Area and Math Mosaics

I believe that it is important for students to perceive math beyond mere digits on a page. Math is often seen as a subject that requires excessive computation, but it encompasses spatial reasoning and artistic aspects as well. Recently, I conducted a class where I blended the skill of multiplying unit fractions with creating a math mosaic and it turned out to be an enriching experience for the students.

To introduce the task, I collected different colored poster paper, glue sticks, scissors, and pencils. I divided the students into random groups and asked them to select an image that was traced onto the larger poster. The teams then decided on the colors and the quantity of each color required to complete the entire mosaic. Students estimated the amount needed and then used 1-2″ strips to find the exact amount. The gluing part of the project was the most time-consuming and required precision.

I was impressed by the critical thinking displayed by the students as they worked on the project. They were meticulous in their approach and made necessary edits to ensure that their work looked aesthetically pleasing. Most groups had to revise their total area numbers as well as number models. Additionally, the groups had to determine which medium to use to create their project, such as stone, tile, or glass. They calculated the entire amount required and added it to their total.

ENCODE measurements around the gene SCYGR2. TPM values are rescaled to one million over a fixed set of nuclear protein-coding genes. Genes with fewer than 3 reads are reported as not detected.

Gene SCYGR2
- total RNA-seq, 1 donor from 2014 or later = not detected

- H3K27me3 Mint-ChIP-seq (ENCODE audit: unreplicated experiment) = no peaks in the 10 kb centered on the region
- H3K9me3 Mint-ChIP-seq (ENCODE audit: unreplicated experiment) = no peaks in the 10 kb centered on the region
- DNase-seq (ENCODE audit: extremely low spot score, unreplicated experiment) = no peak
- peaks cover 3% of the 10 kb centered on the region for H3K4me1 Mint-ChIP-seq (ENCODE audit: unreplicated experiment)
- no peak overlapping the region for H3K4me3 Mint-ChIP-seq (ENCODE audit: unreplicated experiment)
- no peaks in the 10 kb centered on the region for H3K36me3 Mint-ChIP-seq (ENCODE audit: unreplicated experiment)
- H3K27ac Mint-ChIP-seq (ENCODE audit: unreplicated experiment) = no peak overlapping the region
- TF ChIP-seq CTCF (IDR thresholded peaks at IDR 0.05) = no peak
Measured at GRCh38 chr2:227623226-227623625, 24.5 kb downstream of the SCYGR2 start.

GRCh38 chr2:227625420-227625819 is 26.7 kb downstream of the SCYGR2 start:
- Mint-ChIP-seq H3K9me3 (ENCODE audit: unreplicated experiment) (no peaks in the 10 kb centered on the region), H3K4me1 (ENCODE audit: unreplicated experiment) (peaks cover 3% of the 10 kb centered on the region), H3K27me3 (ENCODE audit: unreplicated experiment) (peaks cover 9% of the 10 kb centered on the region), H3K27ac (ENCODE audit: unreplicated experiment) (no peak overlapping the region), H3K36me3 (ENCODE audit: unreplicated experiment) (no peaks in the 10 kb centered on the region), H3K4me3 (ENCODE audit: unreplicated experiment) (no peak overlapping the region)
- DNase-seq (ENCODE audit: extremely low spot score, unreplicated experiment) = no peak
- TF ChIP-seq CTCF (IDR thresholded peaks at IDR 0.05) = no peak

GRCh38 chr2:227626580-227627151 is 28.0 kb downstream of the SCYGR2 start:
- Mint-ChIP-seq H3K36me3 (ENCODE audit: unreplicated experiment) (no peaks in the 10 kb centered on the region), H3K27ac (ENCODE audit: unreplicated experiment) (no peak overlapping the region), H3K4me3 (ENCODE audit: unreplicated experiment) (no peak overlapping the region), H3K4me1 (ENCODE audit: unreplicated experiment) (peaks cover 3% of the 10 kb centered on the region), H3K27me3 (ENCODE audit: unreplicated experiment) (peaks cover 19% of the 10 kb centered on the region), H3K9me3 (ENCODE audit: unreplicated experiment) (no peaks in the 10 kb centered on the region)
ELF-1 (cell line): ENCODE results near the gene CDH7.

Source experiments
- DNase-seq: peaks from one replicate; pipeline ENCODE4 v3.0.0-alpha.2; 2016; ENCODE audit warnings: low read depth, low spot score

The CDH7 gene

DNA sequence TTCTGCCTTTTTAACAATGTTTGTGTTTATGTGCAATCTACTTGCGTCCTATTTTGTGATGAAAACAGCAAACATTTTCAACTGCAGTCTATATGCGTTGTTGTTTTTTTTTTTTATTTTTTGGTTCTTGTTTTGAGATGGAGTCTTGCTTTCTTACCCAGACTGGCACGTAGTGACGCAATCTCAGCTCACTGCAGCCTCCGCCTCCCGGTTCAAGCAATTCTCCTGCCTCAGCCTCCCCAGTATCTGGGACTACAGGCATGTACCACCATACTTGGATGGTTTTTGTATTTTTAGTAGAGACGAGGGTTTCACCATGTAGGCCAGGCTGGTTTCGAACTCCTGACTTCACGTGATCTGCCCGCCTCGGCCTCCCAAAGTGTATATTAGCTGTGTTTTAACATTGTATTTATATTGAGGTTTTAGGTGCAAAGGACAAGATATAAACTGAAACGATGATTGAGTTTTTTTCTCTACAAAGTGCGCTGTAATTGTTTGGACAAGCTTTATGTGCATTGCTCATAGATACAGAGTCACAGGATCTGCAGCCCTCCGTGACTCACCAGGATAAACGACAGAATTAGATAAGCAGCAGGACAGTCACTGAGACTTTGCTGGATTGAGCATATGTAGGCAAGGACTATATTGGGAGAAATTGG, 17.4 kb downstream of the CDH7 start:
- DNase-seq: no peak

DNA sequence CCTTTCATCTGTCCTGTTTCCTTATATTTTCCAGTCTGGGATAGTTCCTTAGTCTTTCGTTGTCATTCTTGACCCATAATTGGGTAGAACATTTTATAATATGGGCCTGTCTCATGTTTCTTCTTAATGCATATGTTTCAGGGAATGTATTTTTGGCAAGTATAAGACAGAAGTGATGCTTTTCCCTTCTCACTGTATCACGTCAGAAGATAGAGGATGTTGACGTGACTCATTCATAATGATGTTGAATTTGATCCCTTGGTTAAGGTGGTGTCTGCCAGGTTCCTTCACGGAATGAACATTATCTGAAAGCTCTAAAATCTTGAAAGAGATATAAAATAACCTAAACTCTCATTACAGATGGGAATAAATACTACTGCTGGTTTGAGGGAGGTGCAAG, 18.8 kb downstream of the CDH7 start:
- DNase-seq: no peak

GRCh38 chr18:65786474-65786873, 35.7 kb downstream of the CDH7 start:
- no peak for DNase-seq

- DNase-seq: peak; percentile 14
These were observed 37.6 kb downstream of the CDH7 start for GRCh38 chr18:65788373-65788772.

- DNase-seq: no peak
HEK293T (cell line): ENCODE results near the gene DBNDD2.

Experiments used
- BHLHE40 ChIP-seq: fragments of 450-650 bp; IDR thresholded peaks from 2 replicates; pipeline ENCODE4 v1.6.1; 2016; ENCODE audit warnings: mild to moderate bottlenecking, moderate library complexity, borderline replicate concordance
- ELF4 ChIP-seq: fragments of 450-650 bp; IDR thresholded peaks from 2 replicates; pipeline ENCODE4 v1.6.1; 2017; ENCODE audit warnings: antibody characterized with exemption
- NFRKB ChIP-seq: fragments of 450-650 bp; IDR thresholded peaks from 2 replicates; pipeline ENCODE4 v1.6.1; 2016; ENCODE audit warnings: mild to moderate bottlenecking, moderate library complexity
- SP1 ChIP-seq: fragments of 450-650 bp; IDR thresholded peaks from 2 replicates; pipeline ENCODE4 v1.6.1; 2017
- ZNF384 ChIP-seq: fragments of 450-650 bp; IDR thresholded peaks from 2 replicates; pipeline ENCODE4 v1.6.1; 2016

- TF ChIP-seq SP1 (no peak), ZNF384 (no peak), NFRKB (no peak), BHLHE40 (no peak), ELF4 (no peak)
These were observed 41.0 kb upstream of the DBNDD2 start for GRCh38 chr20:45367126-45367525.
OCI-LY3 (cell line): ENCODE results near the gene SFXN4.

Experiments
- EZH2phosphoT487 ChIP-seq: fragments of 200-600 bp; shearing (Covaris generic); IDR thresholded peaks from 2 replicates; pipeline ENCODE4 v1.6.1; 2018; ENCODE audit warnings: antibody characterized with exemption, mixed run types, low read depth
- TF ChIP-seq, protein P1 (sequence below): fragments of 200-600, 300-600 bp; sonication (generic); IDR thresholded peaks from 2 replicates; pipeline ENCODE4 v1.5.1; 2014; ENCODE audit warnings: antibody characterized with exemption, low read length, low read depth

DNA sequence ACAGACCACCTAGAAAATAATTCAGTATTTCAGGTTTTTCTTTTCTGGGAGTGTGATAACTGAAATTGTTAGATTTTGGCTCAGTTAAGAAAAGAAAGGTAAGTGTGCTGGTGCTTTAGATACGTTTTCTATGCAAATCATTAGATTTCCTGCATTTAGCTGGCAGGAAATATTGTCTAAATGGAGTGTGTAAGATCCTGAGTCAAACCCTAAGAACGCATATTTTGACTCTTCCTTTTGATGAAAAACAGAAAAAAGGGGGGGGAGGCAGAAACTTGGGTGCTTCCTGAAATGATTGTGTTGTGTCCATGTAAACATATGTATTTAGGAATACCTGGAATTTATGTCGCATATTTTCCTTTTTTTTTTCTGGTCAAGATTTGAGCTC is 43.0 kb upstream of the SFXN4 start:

Once the project was completed, the class had a gallery walk where they examined all the creations. This project proved to be an excellent opportunity for students to practice their fraction multiplication skills while infusing an artistic element.

If you’re interested in exploring this specific project further, you can find detailed instructions by clicking here.

Author: Matt Coaty

I've taught elementary students for the past 14 years. I enjoy reading educational research and learning from my PLN. Words on this blog are my own.

Leave a Reply

Fill in your details below or click an icon to log in: Logo

You are commenting using your account. Log Out /  Change )

Facebook photo

You are commenting using your Facebook account. Log Out /  Change )

Connecting to %s

%d bloggers like this: